In the charming Victorian-era seaside village of Watch Hill, the Flying Horse Carousel claims to be one of the nation’s oldest carousels, built around 1867. (To claim the top spot outright would risk a battle with a carousel on Martha’s Vineyard.) However, this is probably the nation’s last surviving example of the “flying horses” model, which means that its hand-carved wooden steeds are not attached to poles that go up and down. Instead, they hang suspended from a center frame, causing them to fly out when the carousel turns. The ride is for kids only, but the spectacle is free for all to enjoy.
Walking or driving around York Beach, you’re sure to spot the Goldenrod. Look for the kids mesmerized on the sidewalk, staring through windows at the way the taffy machines twist and pull and slice and wrap millions of pieces of saltwater taffy. More than 50 tons of saltwater taffy are produced annually in the front room of this strikingly old-fashioned restaurant, which has roots back to 1896. An argument over the best flavors can occupy a long car ride, while everyone slurps and chews on their favorite piece.
The Mary Baker Eddy Library is home to a one-of-a-kind structure: the world’s only walk-in, stained-glass globe that allows the surface of the earth to be viewed without distortion. Three stories high and measuring 30 feet in diameter, this illuminated exhibit is composed of 206 LED fixtures, which when programmed together produce at least 16 million colors. The Mapparium also features what’s known as a “whispering gallery” because of its unique acoustics. Someone speaking quietly at one end of the Mapparium can be heard with perfect clarity by someone at the opposite end. Inside the Mapparium, every visitor’s voice can be heard—symbolizing, in a way, how we are all truly global citizens.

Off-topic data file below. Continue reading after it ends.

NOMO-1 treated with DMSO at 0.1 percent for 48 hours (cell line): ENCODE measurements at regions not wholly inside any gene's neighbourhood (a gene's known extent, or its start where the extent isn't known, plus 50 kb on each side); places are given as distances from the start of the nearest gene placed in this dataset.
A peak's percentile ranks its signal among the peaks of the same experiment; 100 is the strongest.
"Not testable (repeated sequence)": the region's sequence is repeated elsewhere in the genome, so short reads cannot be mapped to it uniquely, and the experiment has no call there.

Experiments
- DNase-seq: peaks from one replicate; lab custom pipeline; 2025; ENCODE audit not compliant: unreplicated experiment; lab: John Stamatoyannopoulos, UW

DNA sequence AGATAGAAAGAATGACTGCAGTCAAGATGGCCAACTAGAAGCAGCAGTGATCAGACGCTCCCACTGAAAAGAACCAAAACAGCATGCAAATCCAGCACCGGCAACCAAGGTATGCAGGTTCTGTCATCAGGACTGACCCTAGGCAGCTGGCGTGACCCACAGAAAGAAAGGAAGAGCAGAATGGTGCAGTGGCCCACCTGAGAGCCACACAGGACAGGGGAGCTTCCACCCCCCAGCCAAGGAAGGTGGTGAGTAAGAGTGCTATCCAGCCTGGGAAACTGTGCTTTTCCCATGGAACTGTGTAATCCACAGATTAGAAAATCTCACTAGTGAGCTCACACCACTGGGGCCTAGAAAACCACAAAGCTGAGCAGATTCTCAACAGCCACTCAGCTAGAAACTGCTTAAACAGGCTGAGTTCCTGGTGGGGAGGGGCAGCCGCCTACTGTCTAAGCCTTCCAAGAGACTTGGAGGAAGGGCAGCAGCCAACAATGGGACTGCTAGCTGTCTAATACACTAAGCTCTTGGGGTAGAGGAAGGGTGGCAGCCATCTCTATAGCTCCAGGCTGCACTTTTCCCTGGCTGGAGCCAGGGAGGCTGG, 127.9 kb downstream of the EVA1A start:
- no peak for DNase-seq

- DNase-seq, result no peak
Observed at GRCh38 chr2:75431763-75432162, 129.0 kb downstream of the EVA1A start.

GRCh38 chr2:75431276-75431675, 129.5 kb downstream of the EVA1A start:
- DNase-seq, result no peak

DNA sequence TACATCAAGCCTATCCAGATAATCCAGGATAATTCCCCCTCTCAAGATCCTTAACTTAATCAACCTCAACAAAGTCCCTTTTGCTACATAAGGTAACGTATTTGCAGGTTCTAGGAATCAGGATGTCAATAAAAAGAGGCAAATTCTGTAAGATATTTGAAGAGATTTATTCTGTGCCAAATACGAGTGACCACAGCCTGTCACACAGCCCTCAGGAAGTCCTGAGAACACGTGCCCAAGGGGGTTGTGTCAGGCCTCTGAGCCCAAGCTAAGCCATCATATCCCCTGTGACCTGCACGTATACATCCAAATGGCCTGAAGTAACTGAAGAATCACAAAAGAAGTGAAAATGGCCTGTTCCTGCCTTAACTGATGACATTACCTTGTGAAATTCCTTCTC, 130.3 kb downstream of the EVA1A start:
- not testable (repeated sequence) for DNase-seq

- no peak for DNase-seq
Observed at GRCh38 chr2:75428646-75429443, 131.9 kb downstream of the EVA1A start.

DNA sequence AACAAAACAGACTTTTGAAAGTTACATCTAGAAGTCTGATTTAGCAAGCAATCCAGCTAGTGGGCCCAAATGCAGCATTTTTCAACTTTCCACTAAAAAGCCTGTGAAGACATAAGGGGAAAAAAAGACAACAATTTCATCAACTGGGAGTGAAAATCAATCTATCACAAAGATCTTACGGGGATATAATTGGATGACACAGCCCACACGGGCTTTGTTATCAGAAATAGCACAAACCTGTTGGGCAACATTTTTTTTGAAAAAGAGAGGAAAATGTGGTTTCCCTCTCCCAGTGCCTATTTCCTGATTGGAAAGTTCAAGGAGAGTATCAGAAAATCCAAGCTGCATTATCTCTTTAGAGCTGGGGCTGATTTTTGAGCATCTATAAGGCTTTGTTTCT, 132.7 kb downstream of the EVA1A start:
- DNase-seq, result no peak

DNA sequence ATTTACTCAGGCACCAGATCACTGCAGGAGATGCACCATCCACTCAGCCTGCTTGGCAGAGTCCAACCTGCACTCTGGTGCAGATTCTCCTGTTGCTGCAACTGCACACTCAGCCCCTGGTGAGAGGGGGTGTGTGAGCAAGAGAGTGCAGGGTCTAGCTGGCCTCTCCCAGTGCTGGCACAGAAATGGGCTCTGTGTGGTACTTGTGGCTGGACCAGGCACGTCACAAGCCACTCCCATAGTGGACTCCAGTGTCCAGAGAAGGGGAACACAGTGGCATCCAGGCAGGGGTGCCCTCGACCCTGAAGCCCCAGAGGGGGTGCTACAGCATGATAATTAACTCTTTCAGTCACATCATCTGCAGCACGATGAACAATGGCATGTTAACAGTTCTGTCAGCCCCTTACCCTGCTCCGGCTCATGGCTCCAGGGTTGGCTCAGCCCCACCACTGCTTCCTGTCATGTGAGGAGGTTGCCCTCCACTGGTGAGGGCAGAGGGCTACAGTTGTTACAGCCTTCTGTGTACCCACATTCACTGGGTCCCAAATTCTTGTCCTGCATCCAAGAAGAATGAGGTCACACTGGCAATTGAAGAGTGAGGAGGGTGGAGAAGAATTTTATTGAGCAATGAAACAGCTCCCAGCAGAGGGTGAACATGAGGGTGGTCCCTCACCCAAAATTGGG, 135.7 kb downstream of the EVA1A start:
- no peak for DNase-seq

This jiggling, chattering antique train is a durable testament to the ingenuity and perseverance of one man. Locals derided New Hampshire native Sylvester Marsh’s “crazy” plan to go more than three miles and 3,600 feet up 6,288-foot Mount Washington, but on July 3, 1869, he proved the doubters wrong. Today, from late April through November, a little fleet of coal-fired and biodiesel locomotives still use “cog” (or toothed) gears to push as many as 70 passengers at a time at a slow crawl up the world’s oldest mountain cog railway. On a clear day, the views are stupendous.
In the 1920s, when the first curious road-trippers began poking around, most quarrying operations posted “Keep Out” signs. Rock of Ages took the opposite approach, building a visitor center and launching a tour program. As many as 60,000 guests a year still line up to tour the world’s largest deep-hole dimension granite quarry, where derricks hoist blocks that weigh as much as half a million pints of Ben & Jerry’s ice cream. At the visitor center you can watch a video about the quarrying and manufacturing processes, browse historic photos and exhibits, and shop for natural stone gifts. (Don’t worry about depleting the supply: It’s estimated that there’ll be plenty of stone to quarry for the next 4,500 years.)
In 1975 Newport’s fabled Cliff Walk was the first public path in New England to be designated a National Recreation Trail, but it had already been famous for over a century. It winds its way along Aquidneck’s cliffs past some of Newport’s most impressive and historic mansions above the rocky shore, meaning you can walk the same land that the Vanderbilts, the Astors, and Henry and William James once strolled.
The Flume Gorge is what nature looks like in our dreams. Wooden walkways guide you through an 800-foot-long series of waterfalls that crash through this narrow crack in Mount Liberty, raising clouds of mist that float up to the forest floor 90 feet above. It’s easily the most enchanted spot in the already enchanted Franconia Notch, which features several magical lakes, the Old Man of the Mountain Historic Site, and innumerable waterfalls tumbling down the steep sides of Cannon and Lafayette mountains.
Ogunquit gets its name from the Algonquin word for “beautiful place by the sea,” which is how native people described this flat, sandy 3½-mile stretch along the southern Maine coast. First, walk the beach to your heart’s content, inhaling therapeutic breaths of salty air. But leave some energy for the Marginal Way, a paved 1¼-mile path that leads from the main beach up the rugged cliffs to the shops and seafood restaurants in Perkins Cove. Be sure to take frequent breaks and soak in the views by taking a seat on any of the 30 memorial benches along the way. Out to sea you’ll spot sailboats, yachts, and lobster boats bobbing in the water.